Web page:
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Before Loving

Nineteen years before the landmark case, California legalized interracial marriage

By Erik Mangrum

Mildred and Richard Loving. Photo: Bettmann Corbis

 

On June 12th, 1967, Love stood tall. Loving v. Virginia is the Supreme Court case that struck down anti-miscegenation laws in Virginia, effectively legalizing interracial marriage throughout the nation. The couple who brought the case, Richard and Mildred Loving, became symbols of marriage equality who are still celebrated today.

But in the footnotes of Loving — a unanimous opinion from the Court, delivered by Chief Justice Warren — there was a reference to another case, argued nineteen years earlier.

In 1948, Sylvester Davis and Andrea Perez of Los Angeles, California, applied for a marriage license. They were denied. The county clerk, W.G. Sharp, refused to issue them a license, citing California Civil code, which states, “All marriages of white persons with Negroes, Mongolians, members of the Malay race, or mulattoes are illegal and void.” On the face of things, some may have questioned the denial, as Sylvester Davis was African American and Andrea Perez was of Mexican descent. But under the California law at that time, Mexicans were classified as white, due to their “Spanish heritage.”

“[Administrative clerks] are really gate keepers,” explains Robin A. Lenhardt, a Professor of Law at Fordham University and author of The Story of Perez v. Sharp: Forgotten Lesson on Race, Law, and Marriage. “I think the clerk in this case, wasn’t necessarily going by color. She understood, for purposes of marriage that go back to the treaty of Guadalupe Hidalgo, that Mexican Americans would be treated as white. Interestingly you see the administrative clerk playing the same role in the early same sex marriage cases.”

Davis and Perez wanted to get married in their church, where they had been longtime members. Lenhardt explains, “They could have gone to another jurisdiction to marry because California, unlike Virginia, did not penalize people who left to get married. They did not want to exercise that option.”

The couple, represented by attorney Daniel G. Marshall, took their fight to the California Supreme Court. Marshall petitioned for an original writ of mandamus to compel the issuance of the license. He argued that, as the church was willing to marry Davis and Perez, the state’s anti-miscegenation law violated their right to participate fully in the sacrament of matrimony, thus violating their First Amendment rights.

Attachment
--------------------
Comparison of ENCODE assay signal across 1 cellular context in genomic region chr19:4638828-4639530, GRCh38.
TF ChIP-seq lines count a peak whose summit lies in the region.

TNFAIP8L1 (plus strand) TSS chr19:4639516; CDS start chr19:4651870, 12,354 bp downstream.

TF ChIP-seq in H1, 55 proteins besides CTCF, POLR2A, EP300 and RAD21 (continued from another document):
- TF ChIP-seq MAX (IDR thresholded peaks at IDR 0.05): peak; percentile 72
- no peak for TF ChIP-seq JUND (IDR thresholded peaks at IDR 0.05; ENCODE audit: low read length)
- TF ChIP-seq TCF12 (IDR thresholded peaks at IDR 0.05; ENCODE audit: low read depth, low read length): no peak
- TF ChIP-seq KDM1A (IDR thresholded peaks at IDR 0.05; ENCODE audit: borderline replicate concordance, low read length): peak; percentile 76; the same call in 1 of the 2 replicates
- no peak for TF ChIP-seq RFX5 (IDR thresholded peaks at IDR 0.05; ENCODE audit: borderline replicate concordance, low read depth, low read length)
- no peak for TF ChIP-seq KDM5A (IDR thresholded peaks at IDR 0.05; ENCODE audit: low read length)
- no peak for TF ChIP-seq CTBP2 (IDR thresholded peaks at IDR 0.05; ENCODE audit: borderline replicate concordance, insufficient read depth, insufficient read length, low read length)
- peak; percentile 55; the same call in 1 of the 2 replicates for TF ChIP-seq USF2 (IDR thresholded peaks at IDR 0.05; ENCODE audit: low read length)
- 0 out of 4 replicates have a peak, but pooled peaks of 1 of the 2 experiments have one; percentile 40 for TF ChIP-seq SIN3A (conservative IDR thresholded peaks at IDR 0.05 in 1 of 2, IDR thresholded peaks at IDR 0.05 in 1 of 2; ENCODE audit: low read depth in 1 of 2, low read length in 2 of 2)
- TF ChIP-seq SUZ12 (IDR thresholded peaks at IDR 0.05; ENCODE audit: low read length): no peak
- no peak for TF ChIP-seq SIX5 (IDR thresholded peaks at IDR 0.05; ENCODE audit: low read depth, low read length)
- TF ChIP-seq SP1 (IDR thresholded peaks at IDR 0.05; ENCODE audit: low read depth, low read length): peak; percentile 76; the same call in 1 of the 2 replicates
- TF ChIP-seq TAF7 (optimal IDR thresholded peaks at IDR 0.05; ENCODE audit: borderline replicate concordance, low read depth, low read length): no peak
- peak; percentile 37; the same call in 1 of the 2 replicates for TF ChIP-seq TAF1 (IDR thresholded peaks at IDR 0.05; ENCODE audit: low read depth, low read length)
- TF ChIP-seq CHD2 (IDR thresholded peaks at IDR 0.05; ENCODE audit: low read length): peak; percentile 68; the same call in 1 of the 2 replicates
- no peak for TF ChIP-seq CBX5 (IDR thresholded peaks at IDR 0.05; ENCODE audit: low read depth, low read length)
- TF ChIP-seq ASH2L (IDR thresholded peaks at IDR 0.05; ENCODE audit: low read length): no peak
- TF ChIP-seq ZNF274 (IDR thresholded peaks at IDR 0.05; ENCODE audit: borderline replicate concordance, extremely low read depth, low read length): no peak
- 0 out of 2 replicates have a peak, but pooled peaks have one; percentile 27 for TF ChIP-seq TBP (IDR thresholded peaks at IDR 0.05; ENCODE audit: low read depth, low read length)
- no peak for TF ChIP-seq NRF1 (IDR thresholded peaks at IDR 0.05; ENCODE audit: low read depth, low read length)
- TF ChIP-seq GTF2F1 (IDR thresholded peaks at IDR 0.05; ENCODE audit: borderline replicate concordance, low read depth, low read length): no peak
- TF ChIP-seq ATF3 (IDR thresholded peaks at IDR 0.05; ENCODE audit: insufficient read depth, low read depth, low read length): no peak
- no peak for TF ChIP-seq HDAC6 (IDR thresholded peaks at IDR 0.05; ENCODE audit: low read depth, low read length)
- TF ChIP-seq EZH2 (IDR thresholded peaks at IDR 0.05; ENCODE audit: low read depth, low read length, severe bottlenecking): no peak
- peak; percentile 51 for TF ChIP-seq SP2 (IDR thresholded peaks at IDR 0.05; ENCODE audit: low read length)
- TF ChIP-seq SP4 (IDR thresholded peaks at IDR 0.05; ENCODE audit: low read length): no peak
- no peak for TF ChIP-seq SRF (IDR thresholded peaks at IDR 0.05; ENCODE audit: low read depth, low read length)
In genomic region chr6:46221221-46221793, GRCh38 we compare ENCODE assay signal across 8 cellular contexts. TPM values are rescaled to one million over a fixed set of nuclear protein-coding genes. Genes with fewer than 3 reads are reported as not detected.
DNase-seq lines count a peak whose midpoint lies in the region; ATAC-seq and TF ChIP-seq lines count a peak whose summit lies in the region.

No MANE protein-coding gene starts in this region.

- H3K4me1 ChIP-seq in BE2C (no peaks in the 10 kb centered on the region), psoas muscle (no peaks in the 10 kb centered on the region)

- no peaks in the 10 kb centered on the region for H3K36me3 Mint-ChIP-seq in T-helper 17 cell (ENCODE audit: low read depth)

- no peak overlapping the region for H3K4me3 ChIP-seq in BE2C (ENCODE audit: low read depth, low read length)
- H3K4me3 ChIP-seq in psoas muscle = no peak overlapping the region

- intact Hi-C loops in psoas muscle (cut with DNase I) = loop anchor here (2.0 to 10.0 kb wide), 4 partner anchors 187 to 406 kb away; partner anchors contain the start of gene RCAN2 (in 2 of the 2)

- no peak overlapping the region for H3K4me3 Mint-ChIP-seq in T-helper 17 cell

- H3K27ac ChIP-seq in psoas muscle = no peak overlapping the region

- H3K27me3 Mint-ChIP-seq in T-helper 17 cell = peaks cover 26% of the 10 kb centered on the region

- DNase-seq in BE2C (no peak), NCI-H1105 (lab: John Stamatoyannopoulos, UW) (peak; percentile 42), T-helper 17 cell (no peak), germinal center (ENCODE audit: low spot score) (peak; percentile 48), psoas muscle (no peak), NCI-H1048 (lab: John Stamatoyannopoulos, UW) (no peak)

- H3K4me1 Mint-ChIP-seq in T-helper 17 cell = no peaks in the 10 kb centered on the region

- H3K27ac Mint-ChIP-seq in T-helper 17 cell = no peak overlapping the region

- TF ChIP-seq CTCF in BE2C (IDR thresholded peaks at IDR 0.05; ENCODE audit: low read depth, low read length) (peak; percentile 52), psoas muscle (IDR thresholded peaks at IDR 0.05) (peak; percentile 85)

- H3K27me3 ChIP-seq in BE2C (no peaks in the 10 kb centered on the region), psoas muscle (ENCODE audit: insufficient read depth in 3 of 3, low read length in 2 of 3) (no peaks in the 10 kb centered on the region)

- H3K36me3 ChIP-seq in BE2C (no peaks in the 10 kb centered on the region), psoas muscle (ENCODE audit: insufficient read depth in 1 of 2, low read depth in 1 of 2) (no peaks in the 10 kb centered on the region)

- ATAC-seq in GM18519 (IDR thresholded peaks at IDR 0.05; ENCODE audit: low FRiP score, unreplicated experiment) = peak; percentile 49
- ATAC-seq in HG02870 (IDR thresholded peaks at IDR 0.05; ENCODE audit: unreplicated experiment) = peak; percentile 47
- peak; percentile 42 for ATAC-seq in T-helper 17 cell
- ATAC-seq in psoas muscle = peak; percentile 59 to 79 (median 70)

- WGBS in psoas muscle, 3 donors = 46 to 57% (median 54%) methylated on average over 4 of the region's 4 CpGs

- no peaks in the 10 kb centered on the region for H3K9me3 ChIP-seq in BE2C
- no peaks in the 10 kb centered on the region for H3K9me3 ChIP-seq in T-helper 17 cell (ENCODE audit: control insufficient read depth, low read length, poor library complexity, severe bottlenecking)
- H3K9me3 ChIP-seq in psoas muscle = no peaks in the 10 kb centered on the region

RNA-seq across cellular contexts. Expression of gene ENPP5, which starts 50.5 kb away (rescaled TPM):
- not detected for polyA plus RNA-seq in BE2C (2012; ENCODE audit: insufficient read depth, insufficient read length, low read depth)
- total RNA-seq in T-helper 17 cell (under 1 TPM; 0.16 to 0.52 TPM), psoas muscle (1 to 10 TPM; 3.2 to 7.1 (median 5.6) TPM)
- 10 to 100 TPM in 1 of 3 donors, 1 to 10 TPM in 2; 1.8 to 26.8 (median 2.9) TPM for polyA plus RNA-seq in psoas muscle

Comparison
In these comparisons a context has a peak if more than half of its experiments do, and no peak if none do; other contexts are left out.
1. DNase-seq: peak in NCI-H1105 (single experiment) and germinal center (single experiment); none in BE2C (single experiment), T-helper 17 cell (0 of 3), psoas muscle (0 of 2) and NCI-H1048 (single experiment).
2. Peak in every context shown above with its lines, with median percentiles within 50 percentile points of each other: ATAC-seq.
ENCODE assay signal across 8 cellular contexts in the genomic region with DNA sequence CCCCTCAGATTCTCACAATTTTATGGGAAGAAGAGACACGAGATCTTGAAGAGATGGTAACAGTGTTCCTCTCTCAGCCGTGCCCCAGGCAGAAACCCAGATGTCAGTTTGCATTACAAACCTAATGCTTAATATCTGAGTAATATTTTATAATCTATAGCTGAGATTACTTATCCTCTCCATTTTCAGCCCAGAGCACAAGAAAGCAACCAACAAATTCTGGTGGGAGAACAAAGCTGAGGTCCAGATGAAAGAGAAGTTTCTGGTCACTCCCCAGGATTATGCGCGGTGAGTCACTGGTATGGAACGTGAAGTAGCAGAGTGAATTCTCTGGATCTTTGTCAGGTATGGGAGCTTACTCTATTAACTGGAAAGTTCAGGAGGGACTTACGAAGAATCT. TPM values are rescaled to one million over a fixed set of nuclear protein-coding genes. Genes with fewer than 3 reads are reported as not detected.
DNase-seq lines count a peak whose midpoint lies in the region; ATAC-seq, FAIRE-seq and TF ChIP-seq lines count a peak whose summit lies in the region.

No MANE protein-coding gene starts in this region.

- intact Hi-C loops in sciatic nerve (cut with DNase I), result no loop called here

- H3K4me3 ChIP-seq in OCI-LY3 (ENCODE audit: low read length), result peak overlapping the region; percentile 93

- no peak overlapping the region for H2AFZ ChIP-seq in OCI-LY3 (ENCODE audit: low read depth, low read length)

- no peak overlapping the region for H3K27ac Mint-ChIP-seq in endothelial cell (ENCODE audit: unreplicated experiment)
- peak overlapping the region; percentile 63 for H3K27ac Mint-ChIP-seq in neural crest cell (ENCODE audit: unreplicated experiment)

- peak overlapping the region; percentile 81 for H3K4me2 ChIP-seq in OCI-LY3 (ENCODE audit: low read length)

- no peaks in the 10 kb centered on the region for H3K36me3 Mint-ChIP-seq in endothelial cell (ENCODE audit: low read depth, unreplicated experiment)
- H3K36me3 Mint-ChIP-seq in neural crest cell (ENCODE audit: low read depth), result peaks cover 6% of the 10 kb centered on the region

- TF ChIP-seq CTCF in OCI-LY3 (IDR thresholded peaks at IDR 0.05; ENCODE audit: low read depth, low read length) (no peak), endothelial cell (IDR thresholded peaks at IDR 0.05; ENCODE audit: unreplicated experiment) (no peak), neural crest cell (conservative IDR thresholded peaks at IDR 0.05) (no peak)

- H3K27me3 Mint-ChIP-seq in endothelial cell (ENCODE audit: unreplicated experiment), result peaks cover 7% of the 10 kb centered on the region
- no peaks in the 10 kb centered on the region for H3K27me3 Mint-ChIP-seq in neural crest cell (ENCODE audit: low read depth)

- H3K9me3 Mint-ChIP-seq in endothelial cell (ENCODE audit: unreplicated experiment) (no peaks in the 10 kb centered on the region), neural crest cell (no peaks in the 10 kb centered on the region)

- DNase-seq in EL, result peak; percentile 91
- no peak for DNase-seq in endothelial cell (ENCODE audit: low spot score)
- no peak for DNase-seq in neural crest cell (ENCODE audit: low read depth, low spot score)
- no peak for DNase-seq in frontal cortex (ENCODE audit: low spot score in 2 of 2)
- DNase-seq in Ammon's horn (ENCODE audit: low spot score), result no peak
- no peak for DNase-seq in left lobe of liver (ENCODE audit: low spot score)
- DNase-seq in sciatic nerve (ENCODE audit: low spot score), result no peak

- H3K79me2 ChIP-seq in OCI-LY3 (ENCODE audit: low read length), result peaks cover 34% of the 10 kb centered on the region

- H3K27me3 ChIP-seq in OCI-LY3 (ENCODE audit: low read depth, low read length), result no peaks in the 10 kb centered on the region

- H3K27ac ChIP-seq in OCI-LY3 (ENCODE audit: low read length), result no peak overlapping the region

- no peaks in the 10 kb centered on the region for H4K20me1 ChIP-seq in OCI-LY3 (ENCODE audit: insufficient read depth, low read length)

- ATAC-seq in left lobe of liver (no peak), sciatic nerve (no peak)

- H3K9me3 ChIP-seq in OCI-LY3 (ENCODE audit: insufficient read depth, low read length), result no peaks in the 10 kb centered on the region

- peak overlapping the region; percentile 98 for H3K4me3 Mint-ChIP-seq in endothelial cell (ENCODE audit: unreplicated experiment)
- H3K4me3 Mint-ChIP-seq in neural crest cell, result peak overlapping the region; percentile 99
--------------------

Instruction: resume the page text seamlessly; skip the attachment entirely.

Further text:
The final ruling delivered by Justice Traynor was 4-3 in favor of Perez.

While Marshall’s primary argument was one of religious freedom, in his opinion written for the majority, California Justice Roger Traynor focused not only on the First Amendment argument, but also on the fact that the California Civil Code that prohibited interracial marriage was sufficiently vague as to be unenforceable. Traynor questioned how much “negro” someone would need in their blood to lose their fundamental right to marry?

The opinion reads, “In summary, we hold that sections 60 and 69 are not only too vague and uncertain to be enforceable regulations of a fundamental right, but that they violate the equal protection of the laws clause of the United States Constitution by impairing the right of individuals to marry on the basis of race alone and by arbitrarily and unreasonably discriminating against certain racial groups.”

Lenhardt believes that Justice Traynor could be thought of as an early critical race theorist. “What he explores in the opinion was sort of a growing reluctance to see race as biological — to see it as a social construction and to challenge the legitimacy of the racial categories. I think this was unique for a court to do at the time.”

The impact of Perez v. Sharp extended far into the future.

Evan Wolfson, attorney and founder of Freedom to Marry, the leading organization in the fight for same-sex marriage equality, explains the arc from Perez to Loving, and Loving to Obergefell v. Hodges, the landmark Supreme Court case that legalized same-sex marriage. “To achieve Loving, someone had to go first, and that was Perez. And even with the beauty and power and correctness of Perez, it took another 19 years of struggle.”

But Wolfson cautions, “To really achieve change, we must understand that these changes don’t come by themselves. They come from civic engagement that combines the work of lawyers, with the work of public education, persuasion, political engagement. That is the arc from Perez to Loving to Baeher to Obergefell.”

 

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Erik Mangrum served as a digital fellow at American Experience. He holds a Bachelor’s Degree in communications from Endicott College.  

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